Yeah. So thanks for the question, Geoff. To reiterate, right after we submitted our price and got that listed in September 15th of last year, shortly after that, we submitted, as we always do for our brands, to the GKV a full price and reimbursement dossier. And as I noted in the last question, it takes four, five, six months for GKV to get to the point where they’re ready to enter negotiations with us because it is an intensive dossier to review. The work that we did with the so-called subnational insurers was not a complete waste of time. Indeed, we achieved proof of principle with getting one major insurer signed up. So patients under that insurance group have the benefit of that Outcomes Based Agreement. And so I think that’s — as I described also in the previous question, that’s where we’re at. We’re more than six months in. We’re well underway with getting to a final federal reimbursement price. And that price when it’s set will be retroactive to any patients that are treated from March 15th on when the prepricing period ended. [Speech Overlap]. U.S. is a completely different situation. So as we’ve disclosed, we have a warranty agreement that does not require to be negotiated one payer by one payer. It’s a uniform agreement that we intend to offer to all purchasers of ROCTAVIAN. So that cuts down on the time associated with doing bespoke agreements. That’s the first piece. And then the second piece is similar to our other launches in the United States, we know that it is possible to navigate individual payer approvals for patients that are submitted as a part of a medical exception process and while coverage policies are in process of being issued. And you know because you follow other launches that coverage policies can take anywhere from 1 to 9 or 12 months to get issued variable by payer. So that’s how we plan to navigate that process immediately following launch.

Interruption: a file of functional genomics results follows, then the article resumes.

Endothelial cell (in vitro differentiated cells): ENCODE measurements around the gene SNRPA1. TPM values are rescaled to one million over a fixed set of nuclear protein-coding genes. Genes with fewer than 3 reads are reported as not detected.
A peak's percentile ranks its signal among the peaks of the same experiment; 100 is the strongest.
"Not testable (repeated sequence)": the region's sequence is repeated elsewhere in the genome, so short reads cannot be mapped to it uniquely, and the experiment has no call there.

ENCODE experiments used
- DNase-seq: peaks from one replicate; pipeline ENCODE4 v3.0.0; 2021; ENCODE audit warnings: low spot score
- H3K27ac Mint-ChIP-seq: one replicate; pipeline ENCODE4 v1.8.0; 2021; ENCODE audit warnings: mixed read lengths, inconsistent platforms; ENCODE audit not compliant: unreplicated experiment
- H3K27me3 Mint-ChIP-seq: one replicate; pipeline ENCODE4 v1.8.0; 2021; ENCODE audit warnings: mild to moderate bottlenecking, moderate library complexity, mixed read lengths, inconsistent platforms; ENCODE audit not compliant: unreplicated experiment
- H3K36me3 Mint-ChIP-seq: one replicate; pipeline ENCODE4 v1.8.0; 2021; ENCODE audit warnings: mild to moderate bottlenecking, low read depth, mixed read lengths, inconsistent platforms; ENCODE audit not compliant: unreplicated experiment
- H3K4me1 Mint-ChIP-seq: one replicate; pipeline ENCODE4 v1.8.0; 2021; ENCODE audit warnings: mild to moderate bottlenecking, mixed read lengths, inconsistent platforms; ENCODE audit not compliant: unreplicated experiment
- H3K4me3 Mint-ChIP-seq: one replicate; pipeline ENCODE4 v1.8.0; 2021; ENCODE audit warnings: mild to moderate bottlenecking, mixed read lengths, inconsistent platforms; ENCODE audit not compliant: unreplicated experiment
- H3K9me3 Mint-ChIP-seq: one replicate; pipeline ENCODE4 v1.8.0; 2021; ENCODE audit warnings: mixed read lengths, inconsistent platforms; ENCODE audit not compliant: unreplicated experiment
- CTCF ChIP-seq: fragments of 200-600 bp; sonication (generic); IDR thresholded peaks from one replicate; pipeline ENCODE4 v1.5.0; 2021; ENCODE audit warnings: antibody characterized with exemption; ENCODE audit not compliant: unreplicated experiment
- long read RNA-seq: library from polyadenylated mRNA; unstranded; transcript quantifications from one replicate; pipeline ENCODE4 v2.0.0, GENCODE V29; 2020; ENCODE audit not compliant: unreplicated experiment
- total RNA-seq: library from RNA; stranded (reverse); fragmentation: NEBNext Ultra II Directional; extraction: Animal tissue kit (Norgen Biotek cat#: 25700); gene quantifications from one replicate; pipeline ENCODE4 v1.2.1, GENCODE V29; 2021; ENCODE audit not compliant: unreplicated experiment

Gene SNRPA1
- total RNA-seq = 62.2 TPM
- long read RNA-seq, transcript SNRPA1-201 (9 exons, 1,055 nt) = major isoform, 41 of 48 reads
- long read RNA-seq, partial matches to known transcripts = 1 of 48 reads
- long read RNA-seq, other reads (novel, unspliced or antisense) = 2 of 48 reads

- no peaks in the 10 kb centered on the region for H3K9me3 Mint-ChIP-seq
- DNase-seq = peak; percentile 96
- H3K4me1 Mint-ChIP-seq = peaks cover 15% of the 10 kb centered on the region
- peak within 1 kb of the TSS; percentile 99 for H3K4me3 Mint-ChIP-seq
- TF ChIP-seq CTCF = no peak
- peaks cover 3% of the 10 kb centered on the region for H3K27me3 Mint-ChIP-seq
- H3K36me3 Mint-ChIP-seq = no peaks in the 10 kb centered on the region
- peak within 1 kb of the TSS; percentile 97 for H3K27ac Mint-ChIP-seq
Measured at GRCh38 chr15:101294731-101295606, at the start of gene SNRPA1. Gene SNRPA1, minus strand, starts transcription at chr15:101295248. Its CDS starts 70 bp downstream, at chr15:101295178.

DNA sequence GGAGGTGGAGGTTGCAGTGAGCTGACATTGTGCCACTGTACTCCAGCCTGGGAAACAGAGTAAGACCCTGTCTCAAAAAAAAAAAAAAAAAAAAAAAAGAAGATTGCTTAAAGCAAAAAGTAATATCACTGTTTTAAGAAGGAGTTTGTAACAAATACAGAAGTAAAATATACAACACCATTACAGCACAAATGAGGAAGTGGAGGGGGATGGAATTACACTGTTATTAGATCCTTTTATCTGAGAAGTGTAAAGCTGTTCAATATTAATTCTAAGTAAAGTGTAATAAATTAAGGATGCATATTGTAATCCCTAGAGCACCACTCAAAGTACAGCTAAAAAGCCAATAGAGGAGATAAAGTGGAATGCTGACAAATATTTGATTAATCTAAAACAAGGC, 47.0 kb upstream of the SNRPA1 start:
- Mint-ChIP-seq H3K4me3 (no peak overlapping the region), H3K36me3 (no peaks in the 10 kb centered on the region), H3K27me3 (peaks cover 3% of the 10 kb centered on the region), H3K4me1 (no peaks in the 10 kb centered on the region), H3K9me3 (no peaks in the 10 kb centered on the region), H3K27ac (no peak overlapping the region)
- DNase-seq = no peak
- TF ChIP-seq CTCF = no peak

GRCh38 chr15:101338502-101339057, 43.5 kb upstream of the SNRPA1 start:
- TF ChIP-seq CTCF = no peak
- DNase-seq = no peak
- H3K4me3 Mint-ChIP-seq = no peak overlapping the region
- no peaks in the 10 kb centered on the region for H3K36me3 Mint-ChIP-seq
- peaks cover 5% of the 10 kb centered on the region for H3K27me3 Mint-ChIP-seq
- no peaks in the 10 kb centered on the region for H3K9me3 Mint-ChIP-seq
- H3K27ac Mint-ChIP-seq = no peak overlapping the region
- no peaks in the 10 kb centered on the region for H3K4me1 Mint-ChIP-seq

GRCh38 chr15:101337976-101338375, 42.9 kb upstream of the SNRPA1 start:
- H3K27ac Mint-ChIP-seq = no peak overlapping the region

Operator

And our next question comes from Chris Raymond from Piper Sandler. Please go ahead, Chris.

Christopher Raymond — Piper Sandler — Analyst

Hey, thanks. If I can ask another ROCTAVIAN question. So just curious, you guys highlighted 18 patients have undergone antibody testing. I think last quarter, that number was 10. So it doesn’t seem like you’re seeing necessarily in Germany anyway an inflection higher or sort of an acceleration. Maybe just talk about that dynamic. Is that also subject to any reimbursement barriers that you didn’t anticipate? And then maybe on the guidance change, changing cutting top and bottom by $50 million, it’s — yeah, I know you weren’t expecting $50 million in Q1. And I know your original plan didn’t hinge on a March U.S. approval, but maybe can you talk about how much of this reduction is driven by the sort of the resistance you’re seeing in Germany versus maybe a reassessment of the U.S. opportunity? Thanks.

Jeff Ajer — Executive Vice President and Chief Commercial Officer